Everything You Need to Know About Shipping Containers
Shipping containers are essential for transporting freight internationally. In addition, container transportation is the foundation for most international cargo exports, particularly in the maritime industry.
Currently, 95% of all cargo is transported by ocean, and containers are used and visible globally on all ocean shipping routes. During the globalization period, these containers experienced a surge in demand.
These storage containers come in a variety of styles and standard sizes. As a result, containers are often well suited for long-distance transportation and are simply shifted from one mode of transportation to another without being opened.
Truly, these containers are vital in driving our global economy forward, but aside from their appearance, what else do we know about shipping containers?
In this post, let’s get to know more about shipping containers.
Shipping containers: A history
Malcolm McLean, an American, was the first to come up with the concept of a steel container filled with items for simple transportation.
After buying a steamship firm, McLean, the owner of a trucking company in the United States, sought a simple way to transfer products from the truck to the ship.
The idea was that the storage container, not the contents, needed to be transportable. This gave rise to the steel shipping container, which Malcolm McLean designed, patented, and began manufacturing for the general public in 1956.
Malcolm McLean lowered the cost of loading and unloading freight by nearly 90% by employing his shipping container, from $5.86 per tonne to load to merely $0.16 per tonne (based on 1956 prices).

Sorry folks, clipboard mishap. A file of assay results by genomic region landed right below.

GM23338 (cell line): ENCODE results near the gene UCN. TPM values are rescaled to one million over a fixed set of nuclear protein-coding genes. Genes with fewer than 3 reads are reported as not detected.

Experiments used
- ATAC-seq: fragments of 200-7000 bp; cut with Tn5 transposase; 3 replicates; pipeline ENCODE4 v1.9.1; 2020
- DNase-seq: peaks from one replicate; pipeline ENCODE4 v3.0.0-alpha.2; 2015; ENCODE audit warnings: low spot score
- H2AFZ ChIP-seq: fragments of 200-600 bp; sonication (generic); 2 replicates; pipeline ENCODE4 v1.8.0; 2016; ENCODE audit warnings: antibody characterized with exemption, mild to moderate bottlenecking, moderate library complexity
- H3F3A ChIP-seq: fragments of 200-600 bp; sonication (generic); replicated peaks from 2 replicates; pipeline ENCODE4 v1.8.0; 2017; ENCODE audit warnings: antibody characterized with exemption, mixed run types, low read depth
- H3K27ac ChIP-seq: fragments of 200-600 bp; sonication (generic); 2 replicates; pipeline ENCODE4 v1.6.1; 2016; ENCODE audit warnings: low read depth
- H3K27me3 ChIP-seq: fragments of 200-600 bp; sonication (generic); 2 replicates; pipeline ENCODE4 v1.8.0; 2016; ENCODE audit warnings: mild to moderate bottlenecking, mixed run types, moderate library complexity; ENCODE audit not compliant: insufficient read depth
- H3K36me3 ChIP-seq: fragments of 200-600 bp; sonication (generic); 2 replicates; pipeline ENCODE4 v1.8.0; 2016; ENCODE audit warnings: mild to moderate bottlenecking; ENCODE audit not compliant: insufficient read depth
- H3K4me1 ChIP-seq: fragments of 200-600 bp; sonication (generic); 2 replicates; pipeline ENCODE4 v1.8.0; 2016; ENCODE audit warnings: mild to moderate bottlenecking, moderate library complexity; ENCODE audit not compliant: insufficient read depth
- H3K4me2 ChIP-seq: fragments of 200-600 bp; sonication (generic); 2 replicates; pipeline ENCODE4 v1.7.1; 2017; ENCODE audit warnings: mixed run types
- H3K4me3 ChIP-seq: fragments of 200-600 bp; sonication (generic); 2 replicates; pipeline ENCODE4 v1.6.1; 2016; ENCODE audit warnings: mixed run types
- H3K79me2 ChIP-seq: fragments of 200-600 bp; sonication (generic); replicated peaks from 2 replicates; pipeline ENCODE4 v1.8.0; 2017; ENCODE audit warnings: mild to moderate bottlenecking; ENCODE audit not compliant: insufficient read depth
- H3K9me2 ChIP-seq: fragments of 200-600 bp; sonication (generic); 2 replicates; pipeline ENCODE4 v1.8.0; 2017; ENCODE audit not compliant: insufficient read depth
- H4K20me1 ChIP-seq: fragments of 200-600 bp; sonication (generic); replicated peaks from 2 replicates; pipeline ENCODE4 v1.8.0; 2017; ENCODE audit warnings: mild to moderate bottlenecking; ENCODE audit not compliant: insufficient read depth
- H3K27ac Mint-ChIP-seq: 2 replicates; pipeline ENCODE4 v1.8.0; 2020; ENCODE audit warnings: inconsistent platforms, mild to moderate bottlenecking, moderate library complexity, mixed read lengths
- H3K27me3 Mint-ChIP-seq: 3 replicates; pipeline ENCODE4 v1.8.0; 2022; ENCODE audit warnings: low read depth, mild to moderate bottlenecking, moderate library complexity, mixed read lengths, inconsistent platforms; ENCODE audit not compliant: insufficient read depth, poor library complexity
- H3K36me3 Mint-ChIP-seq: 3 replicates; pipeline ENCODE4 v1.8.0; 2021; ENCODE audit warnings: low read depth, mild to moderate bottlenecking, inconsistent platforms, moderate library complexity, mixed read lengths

The concept of intermodalism, which still powers today's highly effective global shipping, was the foundation upon which the container was first developed.
The intermodal transportation system makes it possible for the same container to be transported by road, rail, and sea to its final destination without the need for the items to be taken out of the container.
The "Ideal X" was the first freighter to carry cargo using McLean's revolutionary shipping containers on April 26, 1956. Then, 58 shipping containers were moved by ship from Newark to Houston.
A short time later, the "Maxton," the first ship explicitly constructed for transporting shipping containers capable of carrying 60 as deck cargo, was put into operation.
It was vital for the containers to be manufactured to a precise standard and that every container built worldwide adhered to this exact specification to ensure that McLean's new shipping containers could travel across the globe and be handled at every port.
As a result, the ISO (International Organization for Standardization) eventually agreed upon a worldwide standard, which fixed the shipping containers at lengths of 10, 20, 30, and 40 feet, a width of 8 feet, and a height of 8 feet, six inches.
The different types of containers
These shipping containers come in a variety of styles and standard sizes. Therefore, you should know the proper container to utilize if you intend to transport these containers across extended distances.
The common types of containers are listed below.
- Flat rack containers
Flat rack containers are the best choice for moving cars, yachts, and bulky equipment since they typically have collapsible sides that fold.
2. Open-side containers
Containers with doors that may be opened completely on the side typically allow for a wider loading of materials. Therefore, they are perfect for transporting crops.
3. Open-top containers